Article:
To wind down consider the ever-prescient exchange, from ‘A Man for All Seasons’:

William Roper: So, now you give the Devil the benefit of law! Sir Thomas More: Yes! What would you do? Cut a great road through the law to get after the Devil? William Roper: Yes, I'd cut down every law in England to do that! 
Sir Thomas More: Oh? And when the last law was down, and the Devil turned 'round on you, where would you hide, Roper, the laws all being flat? This country is planted thick with laws, from coast to coast, Man's laws, not God's! And if you cut them down, and you're just the man to do it, do you really think you could stand upright in the winds that would blow then? Yes, I'd give the Devil benefit of law, for my own safety's sake! 

That is why trials following rule of law, not bombs, will always be the answer. Why, if I had a chance to pull the trigger on a war criminal in their home I’d be no better than James Earl Ray (who assassinated Martin Luther King Jr.) or Leon Czolgosz (who assassinated President McKinley). Do not let your passions lead you astray. When darkness and despair come, when cynicism blinds us to all but the most seemingly stark and brutal choices to make, consider the work of those who strive always for the ideal, and consider whether you wish to walk in their footsteps, or march, voices raised high, with the mob.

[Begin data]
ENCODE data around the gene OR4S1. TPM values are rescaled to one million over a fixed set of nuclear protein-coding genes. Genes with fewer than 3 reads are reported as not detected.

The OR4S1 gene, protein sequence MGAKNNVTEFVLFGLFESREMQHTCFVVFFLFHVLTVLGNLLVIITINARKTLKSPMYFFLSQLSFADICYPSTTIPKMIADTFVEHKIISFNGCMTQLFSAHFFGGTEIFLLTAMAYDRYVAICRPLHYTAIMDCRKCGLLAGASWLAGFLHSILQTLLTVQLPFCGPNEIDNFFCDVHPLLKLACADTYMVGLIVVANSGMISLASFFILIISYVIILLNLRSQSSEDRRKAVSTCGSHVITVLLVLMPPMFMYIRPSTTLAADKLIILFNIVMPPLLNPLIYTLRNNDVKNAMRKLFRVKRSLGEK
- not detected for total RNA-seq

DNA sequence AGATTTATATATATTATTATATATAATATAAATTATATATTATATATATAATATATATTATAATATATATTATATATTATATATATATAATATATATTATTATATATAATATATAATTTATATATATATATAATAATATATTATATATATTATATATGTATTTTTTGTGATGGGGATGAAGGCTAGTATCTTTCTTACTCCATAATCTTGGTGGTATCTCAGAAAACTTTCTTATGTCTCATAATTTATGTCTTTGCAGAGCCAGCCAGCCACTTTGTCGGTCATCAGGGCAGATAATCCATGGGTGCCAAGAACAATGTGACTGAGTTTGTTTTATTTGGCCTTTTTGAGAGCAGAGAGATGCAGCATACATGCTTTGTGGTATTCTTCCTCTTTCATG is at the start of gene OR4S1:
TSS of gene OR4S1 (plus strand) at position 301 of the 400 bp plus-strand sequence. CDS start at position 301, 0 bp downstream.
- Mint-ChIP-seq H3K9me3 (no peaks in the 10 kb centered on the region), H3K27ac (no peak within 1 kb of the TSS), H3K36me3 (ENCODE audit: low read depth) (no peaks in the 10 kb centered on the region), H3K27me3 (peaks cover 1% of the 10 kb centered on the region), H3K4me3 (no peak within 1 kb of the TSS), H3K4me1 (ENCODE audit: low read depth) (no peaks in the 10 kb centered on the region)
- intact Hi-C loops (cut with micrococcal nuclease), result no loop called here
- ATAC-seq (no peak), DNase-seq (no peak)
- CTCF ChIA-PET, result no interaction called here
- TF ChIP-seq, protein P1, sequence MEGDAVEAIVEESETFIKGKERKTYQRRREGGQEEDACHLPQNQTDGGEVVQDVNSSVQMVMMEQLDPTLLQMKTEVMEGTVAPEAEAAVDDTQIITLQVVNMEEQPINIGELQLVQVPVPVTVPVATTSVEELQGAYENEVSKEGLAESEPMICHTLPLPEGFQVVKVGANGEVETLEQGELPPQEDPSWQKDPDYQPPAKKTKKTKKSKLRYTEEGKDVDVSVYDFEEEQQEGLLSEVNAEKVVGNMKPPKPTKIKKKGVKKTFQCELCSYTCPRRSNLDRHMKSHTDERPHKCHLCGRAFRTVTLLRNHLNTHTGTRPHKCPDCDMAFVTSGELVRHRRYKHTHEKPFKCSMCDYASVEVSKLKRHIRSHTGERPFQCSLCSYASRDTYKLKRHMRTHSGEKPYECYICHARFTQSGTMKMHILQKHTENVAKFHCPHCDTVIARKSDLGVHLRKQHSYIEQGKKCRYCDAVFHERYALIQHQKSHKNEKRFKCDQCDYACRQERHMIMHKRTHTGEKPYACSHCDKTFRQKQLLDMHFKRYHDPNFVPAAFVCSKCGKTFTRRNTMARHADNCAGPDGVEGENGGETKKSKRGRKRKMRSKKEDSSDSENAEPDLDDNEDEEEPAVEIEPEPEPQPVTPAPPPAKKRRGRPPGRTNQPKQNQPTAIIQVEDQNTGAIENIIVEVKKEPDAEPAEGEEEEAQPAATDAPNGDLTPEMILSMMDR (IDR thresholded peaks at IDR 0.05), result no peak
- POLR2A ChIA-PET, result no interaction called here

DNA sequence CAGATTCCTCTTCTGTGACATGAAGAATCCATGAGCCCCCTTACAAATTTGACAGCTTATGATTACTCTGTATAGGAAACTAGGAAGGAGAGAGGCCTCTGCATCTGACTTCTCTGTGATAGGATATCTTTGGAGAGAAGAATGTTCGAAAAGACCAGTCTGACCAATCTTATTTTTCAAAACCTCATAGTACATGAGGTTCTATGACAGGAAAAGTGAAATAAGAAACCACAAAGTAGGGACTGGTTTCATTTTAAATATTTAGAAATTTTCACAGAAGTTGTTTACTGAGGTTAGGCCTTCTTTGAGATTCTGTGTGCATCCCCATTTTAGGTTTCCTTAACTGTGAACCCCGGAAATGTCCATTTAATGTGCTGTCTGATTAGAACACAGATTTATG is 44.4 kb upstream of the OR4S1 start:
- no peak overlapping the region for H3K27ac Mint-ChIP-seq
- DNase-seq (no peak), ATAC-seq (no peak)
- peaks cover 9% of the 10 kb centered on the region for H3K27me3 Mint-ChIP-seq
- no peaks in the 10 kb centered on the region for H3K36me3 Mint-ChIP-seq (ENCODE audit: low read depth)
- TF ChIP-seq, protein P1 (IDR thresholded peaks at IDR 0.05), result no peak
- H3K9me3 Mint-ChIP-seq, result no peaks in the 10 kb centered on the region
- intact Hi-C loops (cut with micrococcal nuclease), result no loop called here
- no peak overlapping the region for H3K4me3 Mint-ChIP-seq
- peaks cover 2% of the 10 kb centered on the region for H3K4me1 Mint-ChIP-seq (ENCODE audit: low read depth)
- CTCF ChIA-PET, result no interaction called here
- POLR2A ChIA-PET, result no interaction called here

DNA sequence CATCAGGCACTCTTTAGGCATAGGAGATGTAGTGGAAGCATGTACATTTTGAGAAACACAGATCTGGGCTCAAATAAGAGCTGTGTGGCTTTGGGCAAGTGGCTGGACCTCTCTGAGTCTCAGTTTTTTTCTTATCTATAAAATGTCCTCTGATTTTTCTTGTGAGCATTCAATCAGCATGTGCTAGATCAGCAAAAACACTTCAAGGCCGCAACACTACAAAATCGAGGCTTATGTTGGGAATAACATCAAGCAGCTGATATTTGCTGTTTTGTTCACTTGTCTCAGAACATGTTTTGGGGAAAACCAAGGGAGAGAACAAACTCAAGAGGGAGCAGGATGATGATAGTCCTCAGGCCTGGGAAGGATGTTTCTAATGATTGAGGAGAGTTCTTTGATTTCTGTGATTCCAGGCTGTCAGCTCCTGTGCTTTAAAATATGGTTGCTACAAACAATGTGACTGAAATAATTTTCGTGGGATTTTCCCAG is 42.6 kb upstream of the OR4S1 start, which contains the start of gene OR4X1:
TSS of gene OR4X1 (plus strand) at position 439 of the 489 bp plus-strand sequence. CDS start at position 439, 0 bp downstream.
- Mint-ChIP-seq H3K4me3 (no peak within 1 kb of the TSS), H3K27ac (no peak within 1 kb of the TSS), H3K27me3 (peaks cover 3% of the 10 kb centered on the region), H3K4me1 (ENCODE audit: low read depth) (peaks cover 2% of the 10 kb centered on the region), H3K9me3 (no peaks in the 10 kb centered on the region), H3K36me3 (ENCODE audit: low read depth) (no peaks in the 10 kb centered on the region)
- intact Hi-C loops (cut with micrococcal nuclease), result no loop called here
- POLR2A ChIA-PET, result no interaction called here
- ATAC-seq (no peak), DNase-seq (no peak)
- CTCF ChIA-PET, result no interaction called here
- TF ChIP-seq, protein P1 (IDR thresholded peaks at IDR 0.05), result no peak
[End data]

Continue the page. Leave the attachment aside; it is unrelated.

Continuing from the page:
Thursday, August 23, 2012


There are four songs I compulsively listen to on repeat:

Rasputin by Boney M
Turn on the News by Hüsker Dü
Alice by Pogo
For What It's Worth by Buffalo Springfield

Notably these are all 'one-hit wonders' in my music collection. I own no other songs by any of them. So I checked out their chords. Rasputin, a disco track, goes B A G F#. Turn on the News, a punk/alternative track, goes F# A E B. For What It's Worth, a classic rock track, alternates simply between E and A.

Hard to say what Alice's chords are. I wish there was a phone app that could identify chords from listening to a recording.

Messing around on the virtual keyboard with the above I found the chords deeply satisfying. Apparently, however, there are only a few 'universal' earworms (catchy songs), according to research. Perhaps surprisingly another common factor to getting a song stuck in your head is stress. This may be is why rather innocuous repetition can so tick us off.